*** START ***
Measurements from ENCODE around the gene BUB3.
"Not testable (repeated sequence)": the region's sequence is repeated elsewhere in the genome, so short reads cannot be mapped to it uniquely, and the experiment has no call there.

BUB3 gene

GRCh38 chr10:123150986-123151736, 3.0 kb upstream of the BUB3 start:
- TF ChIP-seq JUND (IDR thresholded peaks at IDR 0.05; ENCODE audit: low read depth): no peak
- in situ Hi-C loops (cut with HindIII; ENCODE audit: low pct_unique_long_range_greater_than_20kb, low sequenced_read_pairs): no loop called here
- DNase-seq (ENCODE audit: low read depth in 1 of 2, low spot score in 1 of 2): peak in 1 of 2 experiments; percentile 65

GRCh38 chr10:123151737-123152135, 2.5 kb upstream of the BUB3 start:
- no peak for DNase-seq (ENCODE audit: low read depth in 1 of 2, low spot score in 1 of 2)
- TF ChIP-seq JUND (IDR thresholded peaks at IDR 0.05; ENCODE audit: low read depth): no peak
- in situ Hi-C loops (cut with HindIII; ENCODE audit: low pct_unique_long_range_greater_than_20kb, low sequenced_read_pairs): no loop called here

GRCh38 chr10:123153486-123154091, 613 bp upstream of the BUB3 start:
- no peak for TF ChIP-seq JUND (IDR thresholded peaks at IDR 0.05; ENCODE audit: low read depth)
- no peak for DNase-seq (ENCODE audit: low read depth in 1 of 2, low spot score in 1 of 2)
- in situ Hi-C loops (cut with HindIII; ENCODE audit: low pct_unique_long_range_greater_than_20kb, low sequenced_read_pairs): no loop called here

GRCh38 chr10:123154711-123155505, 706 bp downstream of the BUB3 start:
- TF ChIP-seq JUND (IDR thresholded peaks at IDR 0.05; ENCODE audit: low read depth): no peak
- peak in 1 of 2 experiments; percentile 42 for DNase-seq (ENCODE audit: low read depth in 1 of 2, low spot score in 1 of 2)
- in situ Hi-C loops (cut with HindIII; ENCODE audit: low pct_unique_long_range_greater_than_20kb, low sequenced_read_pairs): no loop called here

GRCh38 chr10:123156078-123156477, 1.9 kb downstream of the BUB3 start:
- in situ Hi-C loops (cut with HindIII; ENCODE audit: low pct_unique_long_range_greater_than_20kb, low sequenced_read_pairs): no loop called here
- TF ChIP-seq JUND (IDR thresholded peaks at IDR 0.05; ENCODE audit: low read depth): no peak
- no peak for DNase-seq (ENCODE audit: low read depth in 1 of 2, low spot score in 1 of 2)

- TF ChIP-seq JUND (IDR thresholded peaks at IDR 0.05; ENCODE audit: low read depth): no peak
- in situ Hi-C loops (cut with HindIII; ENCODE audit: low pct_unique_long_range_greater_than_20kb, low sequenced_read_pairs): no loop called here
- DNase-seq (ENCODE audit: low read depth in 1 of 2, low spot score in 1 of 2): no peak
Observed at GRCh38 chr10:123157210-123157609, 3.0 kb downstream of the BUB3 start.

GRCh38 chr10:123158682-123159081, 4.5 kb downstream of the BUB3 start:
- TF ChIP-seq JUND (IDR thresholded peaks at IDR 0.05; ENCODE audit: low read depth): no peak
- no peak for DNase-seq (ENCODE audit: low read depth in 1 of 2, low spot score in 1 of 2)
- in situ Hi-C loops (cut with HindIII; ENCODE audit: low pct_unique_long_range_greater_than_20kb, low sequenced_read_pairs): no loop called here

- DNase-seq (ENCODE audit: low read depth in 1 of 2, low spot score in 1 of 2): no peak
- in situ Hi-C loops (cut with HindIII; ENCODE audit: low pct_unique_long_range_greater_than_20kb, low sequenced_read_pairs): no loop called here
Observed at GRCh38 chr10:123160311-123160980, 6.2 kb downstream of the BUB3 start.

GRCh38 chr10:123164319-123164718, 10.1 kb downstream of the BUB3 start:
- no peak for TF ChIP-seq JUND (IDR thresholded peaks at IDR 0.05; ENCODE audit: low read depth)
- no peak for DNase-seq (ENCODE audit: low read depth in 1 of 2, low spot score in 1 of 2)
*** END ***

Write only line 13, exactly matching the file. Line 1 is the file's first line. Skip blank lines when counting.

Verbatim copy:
- no peak for TF ChIP-seq JUND (IDR thresholded peaks at IDR 0.05; ENCODE audit: low read depth)